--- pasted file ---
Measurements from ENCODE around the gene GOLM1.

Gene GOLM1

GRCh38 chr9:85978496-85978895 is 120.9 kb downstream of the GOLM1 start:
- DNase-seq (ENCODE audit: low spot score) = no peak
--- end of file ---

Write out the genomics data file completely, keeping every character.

Measurements from ENCODE around the gene GOLM1.

Gene GOLM1

GRCh38 chr9:85978496-85978895 is 120.9 kb downstream of the GOLM1 start:
- DNase-seq (ENCODE audit: low spot score) = no peak